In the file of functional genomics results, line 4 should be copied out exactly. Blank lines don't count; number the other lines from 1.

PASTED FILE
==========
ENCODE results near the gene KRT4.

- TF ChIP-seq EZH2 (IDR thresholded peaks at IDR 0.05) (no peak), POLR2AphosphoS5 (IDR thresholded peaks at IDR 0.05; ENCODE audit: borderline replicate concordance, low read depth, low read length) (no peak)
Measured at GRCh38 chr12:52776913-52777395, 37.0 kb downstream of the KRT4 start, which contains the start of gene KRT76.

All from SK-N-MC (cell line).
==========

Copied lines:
All from SK-N-MC (cell line).